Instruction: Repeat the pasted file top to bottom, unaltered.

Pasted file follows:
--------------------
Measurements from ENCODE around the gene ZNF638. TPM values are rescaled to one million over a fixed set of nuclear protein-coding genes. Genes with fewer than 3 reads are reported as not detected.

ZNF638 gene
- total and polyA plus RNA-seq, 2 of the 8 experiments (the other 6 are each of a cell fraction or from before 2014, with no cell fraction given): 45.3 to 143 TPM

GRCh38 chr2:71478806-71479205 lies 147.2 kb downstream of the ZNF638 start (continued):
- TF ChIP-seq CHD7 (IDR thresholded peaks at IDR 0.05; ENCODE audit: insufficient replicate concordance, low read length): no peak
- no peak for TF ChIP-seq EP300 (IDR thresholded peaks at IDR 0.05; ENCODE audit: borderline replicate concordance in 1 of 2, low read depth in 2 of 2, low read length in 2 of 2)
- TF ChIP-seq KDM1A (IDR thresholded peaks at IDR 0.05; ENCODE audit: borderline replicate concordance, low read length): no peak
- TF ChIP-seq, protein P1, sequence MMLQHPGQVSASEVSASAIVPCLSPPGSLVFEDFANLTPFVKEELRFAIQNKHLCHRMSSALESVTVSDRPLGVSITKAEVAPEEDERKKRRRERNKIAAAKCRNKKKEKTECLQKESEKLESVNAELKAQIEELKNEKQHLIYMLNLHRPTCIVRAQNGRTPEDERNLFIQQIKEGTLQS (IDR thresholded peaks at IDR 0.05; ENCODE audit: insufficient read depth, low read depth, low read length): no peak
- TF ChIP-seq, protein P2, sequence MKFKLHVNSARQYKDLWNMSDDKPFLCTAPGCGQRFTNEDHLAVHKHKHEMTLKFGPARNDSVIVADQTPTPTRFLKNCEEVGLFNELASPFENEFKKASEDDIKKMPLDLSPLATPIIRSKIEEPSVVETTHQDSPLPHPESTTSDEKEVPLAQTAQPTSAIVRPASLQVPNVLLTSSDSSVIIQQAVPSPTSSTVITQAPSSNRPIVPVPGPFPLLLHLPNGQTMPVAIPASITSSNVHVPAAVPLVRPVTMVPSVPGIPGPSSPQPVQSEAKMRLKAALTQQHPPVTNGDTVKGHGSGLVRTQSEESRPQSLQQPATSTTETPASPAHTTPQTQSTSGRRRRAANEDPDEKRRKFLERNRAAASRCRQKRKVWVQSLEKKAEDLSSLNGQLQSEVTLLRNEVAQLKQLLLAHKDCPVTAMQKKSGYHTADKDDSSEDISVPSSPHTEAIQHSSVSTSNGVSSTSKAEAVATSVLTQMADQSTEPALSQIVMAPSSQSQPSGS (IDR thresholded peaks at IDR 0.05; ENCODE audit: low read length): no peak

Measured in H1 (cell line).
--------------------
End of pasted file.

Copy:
Measurements from ENCODE around the gene ZNF638. TPM values are rescaled to one million over a fixed set of nuclear protein-coding genes. Genes with fewer than 3 reads are reported as not detected.

ZNF638 gene
- total and polyA plus RNA-seq, 2 of the 8 experiments (the other 6 are each of a cell fraction or from before 2014, with no cell fraction given): 45.3 to 143 TPM

GRCh38 chr2:71478806-71479205 lies 147.2 kb downstream of the ZNF638 start (continued):
- TF ChIP-seq CHD7 (IDR thresholded peaks at IDR 0.05; ENCODE audit: insufficient replicate concordance, low read length): no peak
- no peak for TF ChIP-seq EP300 (IDR thresholded peaks at IDR 0.05; ENCODE audit: borderline replicate concordance in 1 of 2, low read depth in 2 of 2, low read length in 2 of 2)
- TF ChIP-seq KDM1A (IDR thresholded peaks at IDR 0.05; ENCODE audit: borderline replicate concordance, low read length): no peak
- TF ChIP-seq, protein P1, sequence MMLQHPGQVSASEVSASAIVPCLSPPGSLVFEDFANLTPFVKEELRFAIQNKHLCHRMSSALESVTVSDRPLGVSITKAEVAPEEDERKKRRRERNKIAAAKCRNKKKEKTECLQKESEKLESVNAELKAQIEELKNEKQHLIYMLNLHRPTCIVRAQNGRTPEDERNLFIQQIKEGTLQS (IDR thresholded peaks at IDR 0.05; ENCODE audit: insufficient read depth, low read depth, low read length): no peak
- TF ChIP-seq, protein P2, sequence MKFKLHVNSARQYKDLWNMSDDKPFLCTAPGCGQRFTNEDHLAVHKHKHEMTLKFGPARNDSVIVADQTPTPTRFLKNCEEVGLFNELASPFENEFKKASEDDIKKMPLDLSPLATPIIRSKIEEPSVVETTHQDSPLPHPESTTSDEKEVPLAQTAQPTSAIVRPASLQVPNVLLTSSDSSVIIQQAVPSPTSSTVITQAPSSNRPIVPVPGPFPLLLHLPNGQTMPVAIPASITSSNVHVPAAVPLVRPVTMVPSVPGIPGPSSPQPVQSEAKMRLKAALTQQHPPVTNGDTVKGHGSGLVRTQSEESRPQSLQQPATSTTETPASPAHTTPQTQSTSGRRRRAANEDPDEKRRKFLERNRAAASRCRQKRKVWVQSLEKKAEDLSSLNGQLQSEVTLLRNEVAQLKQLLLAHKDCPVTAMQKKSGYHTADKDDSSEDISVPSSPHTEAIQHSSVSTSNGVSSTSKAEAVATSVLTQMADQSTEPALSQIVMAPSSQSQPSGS (IDR thresholded peaks at IDR 0.05; ENCODE audit: low read length): no peak

Measured in H1 (cell line).